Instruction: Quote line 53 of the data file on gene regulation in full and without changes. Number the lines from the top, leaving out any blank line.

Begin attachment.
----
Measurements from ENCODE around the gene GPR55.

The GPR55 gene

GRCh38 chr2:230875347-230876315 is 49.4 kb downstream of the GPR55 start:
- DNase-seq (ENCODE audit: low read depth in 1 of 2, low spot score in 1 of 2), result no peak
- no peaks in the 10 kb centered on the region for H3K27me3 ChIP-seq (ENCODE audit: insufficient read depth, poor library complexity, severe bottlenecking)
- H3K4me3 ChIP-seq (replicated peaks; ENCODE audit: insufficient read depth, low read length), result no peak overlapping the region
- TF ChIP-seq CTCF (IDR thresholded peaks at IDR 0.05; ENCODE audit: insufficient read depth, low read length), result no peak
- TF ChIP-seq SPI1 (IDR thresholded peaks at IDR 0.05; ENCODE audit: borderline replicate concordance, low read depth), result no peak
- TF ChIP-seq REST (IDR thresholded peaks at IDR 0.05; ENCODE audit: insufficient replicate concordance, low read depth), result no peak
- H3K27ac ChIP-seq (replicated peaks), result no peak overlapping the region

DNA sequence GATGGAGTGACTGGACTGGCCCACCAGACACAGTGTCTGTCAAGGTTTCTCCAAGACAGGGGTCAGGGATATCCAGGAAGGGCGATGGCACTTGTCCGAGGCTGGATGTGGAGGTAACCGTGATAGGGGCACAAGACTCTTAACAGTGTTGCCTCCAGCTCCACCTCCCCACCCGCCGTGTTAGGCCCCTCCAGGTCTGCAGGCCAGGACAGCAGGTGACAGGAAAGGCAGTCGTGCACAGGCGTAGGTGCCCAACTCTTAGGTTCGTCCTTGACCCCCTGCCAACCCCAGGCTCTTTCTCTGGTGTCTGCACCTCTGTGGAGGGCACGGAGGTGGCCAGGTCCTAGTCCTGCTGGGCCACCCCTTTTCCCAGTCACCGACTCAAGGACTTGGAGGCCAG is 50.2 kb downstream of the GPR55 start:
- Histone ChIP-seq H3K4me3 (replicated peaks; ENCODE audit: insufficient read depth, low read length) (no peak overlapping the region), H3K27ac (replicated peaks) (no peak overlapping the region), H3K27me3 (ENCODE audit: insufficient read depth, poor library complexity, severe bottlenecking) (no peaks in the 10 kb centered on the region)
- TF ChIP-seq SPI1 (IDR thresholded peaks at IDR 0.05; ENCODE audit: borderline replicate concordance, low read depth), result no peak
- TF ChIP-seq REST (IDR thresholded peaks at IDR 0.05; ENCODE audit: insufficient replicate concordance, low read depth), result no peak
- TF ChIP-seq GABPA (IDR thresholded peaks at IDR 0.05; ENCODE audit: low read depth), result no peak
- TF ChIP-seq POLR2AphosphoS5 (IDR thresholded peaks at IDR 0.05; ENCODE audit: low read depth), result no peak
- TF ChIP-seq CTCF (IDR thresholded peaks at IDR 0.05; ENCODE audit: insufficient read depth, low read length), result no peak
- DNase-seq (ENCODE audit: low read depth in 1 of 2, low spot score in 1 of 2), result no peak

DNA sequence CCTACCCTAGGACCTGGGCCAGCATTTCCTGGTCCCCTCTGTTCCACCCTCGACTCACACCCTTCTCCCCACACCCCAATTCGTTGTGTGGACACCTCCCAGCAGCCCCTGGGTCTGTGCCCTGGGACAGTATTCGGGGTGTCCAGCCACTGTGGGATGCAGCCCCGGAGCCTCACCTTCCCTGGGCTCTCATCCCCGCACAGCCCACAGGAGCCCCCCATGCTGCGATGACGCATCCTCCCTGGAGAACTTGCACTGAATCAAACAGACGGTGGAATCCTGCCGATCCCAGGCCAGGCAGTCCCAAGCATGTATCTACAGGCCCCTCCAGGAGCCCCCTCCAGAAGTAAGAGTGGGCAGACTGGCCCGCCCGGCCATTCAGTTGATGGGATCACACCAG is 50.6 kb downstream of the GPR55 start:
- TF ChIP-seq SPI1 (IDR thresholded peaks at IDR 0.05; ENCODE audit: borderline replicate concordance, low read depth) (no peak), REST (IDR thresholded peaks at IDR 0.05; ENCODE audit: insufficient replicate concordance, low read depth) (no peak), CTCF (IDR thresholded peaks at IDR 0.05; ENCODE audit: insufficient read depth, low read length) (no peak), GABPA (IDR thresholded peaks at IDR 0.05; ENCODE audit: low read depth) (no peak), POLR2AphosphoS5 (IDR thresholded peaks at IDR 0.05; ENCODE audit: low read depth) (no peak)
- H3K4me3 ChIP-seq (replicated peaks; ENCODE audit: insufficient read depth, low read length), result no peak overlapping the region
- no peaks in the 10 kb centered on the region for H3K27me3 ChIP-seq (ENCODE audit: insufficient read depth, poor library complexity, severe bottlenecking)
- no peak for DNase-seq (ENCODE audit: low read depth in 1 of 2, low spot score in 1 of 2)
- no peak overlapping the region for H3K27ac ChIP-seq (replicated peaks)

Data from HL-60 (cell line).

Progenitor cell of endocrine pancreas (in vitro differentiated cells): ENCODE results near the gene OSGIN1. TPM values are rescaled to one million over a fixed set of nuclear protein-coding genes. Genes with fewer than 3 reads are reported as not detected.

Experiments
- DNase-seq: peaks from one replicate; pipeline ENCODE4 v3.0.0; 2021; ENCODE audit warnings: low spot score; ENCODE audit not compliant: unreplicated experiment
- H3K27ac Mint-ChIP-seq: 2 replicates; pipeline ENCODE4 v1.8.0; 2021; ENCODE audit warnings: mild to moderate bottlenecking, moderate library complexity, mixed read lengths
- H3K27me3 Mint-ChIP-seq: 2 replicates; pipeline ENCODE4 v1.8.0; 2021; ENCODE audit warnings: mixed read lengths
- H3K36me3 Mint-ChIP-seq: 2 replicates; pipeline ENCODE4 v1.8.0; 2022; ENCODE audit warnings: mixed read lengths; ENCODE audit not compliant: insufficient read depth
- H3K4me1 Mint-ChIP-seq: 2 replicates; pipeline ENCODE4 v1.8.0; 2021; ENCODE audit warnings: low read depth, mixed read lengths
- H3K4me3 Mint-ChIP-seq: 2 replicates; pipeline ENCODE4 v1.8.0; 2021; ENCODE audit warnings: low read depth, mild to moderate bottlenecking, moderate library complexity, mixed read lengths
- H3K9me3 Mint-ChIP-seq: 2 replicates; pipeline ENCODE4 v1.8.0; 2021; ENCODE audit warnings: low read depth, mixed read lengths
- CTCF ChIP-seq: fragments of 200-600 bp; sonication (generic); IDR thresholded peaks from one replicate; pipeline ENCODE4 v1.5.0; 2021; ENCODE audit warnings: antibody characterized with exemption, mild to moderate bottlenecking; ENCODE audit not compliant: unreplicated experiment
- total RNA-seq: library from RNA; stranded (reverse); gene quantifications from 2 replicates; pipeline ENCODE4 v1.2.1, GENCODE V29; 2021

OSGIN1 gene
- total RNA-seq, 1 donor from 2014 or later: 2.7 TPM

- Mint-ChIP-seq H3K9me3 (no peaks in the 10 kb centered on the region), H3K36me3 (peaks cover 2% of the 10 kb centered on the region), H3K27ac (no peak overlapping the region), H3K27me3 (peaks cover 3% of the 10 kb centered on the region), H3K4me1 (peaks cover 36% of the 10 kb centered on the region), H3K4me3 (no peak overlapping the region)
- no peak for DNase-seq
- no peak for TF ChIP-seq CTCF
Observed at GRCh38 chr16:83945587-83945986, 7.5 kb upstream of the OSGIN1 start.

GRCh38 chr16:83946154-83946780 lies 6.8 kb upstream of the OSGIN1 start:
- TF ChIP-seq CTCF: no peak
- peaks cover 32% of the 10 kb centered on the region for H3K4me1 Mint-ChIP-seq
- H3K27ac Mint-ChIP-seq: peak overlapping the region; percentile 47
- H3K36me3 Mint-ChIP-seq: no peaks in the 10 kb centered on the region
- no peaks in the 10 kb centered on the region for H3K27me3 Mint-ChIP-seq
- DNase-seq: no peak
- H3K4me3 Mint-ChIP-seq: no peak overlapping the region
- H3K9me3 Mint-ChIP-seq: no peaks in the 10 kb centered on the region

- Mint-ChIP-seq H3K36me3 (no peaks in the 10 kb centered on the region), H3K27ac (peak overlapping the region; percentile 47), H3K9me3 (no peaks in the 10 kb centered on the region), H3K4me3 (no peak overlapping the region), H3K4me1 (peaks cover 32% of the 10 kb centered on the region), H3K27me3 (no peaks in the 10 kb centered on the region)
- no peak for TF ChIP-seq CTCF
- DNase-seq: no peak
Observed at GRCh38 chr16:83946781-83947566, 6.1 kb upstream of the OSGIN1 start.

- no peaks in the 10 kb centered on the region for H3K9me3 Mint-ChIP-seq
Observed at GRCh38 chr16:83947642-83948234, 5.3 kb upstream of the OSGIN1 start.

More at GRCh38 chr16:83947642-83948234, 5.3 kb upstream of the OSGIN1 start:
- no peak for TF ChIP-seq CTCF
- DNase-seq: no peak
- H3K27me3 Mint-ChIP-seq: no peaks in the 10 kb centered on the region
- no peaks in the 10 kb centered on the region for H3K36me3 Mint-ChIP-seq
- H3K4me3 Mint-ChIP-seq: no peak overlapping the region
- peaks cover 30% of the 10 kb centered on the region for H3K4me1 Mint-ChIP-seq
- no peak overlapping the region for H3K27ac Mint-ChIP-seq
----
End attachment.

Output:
- no peak for TF ChIP-seq CTCF